While I don’t share Tyson’s confidence that science is making such great strides, I agree that God-of-the-gaps is an insufficient reason to believe in God.

But who doesn’t?

Here in the real world, do many practicing Christians—or, for all I know, any practicing theists—really believe in God simply because he “explains” what science is unable to explain? I don’t deny that some people who believe in God have this kind of “faith,” but it certainly isn’t worth getting out of bed on Sunday morning. And so they don’t.

Yet celebrity scientists like Tyson often talk as if most religious believers are like that!

Be that as it may, Craig takes Tyson to task mostly over his assertion that reason is at odds with faith.

At one point, Tyson says that since scientists can measure the “neurosynaptic firings when you have a religious experience,” God is strictly a product of the mind—which itself is contained within the cosmos. So Sagan was right: The cosmos is all that is, or ever was, or ever will be. There’s no sense talking about a God who transcends time, space, and matter.

I like Craig’s response:

Now, Tyson is quite happy to say, well, God is just in your mind, and he thinks therefore you can give a neurosynaptic analysis of religious experience. Now, I would point out, Kevin, that my idea of Neil deGrasse Tyson is in my mind and you can give a neurosynaptic analysis of my experience of seeing Neil deGrasse Tyson. Does that mean that therefore he is illusory? That he is just an object in my consciousness – as you say, there is no external referent for that experience? Obviously not! This is a terrible argument! To think that because you can analyze neurologically my experiences of an object that therefore the object isn’t real or objective, that is a ridiculous argument and would ultimately lead to solipsism, right? The external world and everyone around me are all unreal and everything is an idea in my mind. I don’t know if Tyson is a solipsist but I would hope not. Then, having described this absurd position, he then starts talking about how he supports constitutional free exercise of religion. That’s wonderful, I’m glad he does. But don’t let it into the classroom of science. Well, where did that come from? How does defending the objectivity of God’s existence and that it is not just an idea in your mind lead to the claim that we are trying to introduce this into science classes. It is just guilt by association. He is blurring issues here. This is not representing clear thought, I think.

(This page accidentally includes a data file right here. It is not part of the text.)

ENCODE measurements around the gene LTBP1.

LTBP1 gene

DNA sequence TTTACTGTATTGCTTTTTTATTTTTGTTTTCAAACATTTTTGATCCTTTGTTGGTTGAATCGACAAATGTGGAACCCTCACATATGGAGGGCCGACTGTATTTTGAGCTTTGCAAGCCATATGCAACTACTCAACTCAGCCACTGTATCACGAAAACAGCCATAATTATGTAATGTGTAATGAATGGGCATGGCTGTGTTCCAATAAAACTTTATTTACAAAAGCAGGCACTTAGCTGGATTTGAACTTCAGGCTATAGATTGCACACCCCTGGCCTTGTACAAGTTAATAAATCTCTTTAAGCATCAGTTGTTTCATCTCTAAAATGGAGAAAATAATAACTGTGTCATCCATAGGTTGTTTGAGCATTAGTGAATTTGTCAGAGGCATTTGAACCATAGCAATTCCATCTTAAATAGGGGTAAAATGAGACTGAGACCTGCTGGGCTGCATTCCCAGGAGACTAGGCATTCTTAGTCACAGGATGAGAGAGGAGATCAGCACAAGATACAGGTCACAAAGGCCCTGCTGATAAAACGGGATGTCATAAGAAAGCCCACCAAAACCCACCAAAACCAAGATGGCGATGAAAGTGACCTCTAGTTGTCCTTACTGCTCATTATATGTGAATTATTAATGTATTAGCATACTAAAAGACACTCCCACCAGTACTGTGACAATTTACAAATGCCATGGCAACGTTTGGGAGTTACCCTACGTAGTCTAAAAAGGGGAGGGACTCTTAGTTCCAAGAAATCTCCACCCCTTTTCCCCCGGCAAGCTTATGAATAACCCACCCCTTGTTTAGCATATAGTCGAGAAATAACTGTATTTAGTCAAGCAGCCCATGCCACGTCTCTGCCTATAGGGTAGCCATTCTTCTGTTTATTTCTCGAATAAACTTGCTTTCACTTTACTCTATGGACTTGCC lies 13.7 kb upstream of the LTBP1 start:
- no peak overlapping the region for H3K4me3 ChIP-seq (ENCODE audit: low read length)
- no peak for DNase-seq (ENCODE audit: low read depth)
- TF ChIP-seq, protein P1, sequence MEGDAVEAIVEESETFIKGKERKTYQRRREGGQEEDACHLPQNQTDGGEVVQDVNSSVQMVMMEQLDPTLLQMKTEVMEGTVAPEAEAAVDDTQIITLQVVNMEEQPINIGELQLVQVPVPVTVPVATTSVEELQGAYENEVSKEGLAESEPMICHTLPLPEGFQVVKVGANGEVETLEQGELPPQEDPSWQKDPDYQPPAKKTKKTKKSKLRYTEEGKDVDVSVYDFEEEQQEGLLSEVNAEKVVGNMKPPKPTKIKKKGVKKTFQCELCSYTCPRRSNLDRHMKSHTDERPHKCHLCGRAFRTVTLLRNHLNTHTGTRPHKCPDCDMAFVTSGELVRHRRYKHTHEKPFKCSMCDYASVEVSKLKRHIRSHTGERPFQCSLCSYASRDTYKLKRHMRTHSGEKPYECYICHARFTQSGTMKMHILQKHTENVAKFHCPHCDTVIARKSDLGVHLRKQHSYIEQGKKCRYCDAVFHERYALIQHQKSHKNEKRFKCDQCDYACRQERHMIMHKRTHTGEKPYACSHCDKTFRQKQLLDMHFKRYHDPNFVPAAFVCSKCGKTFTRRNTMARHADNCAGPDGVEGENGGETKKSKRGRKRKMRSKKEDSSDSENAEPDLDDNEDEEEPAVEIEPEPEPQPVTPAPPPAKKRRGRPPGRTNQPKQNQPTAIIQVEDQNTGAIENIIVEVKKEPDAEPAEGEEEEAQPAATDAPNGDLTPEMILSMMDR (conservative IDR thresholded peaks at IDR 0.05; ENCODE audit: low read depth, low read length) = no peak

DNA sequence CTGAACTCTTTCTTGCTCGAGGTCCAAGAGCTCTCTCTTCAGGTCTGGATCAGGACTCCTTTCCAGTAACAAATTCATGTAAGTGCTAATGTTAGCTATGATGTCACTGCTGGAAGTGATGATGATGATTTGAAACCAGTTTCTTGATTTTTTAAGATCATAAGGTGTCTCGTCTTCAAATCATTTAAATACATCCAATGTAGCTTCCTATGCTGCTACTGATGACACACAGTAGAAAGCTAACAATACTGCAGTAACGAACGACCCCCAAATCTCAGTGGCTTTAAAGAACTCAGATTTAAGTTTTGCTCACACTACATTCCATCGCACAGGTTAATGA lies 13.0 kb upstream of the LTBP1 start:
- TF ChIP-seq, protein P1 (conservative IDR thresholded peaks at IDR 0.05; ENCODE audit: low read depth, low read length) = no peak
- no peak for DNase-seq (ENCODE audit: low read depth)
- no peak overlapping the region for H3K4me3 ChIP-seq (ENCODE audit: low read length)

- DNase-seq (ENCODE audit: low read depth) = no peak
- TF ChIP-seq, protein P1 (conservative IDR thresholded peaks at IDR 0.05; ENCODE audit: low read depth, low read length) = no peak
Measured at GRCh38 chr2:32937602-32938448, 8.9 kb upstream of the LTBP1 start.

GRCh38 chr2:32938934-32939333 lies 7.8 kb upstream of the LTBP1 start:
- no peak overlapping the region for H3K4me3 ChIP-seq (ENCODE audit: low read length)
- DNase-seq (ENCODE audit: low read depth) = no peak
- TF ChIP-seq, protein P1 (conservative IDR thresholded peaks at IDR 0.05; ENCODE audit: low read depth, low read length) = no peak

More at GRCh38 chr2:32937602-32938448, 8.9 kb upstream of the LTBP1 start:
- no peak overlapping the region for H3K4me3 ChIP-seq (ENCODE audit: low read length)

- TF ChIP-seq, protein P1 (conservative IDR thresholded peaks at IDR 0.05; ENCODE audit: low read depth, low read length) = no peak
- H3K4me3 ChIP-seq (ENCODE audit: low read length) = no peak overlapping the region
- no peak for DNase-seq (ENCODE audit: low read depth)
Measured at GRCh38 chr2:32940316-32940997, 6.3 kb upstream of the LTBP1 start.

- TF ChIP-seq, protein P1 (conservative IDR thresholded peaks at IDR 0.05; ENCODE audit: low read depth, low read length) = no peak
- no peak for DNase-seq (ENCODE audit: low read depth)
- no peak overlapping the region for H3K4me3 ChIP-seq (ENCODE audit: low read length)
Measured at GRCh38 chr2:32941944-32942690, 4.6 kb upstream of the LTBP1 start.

To be clear, Craig mostly agrees with Tyson on “God of the gaps.” It’s that extra step Tyson takes—to assert that reason and faith are irreconcilable—that’s got his goat.

Dr. Tyson: What he did was invoke – he didn’t invoke Zeus to account for the rock that he is standing on or the air he is breathing – it was this point of mystery. And in gets invoked God. This over time has been described by philosophers as the God of the gaps. If that is where you are going to put your God in this world then God is an ever receding pocket of scientific ignorance. If that is how you are going to invoke God. If God is the mystery of the universe, we are tackling these mysteries one by one. If you are going to stay religious at the end of the conversation God has to mean more to you than just where science has yet to tread. So to the person who says, maybe dark matter is God, if the only reason why you are saying it is because it is a mystery, then get ready to have that undone.

Kevin Harris: Bill, I can agree with a lot of that. I think you probably can, too.

Dr. Craig: Absolutely. He says that if that is where you put God, the undiscovered, then he is ever receding. God has to be more to you than where science has yet to tread. Absolutely. So what I want to know, though, from Tyson is for the person whose God is more than just where science has yet to tread, is that irrational? Is faith and reason irreconcilable, as he claimed? I do not understand that opening salvo against the rationality of religious faith. For the person who doesn’t believe in a God of the gaps, whose God is more than the God of the gaps, how is that person’s faith and reason not reconcilable? How is that person irrational? Nothing he said supports that opening bold claim. Instead, he has attacked a caricature.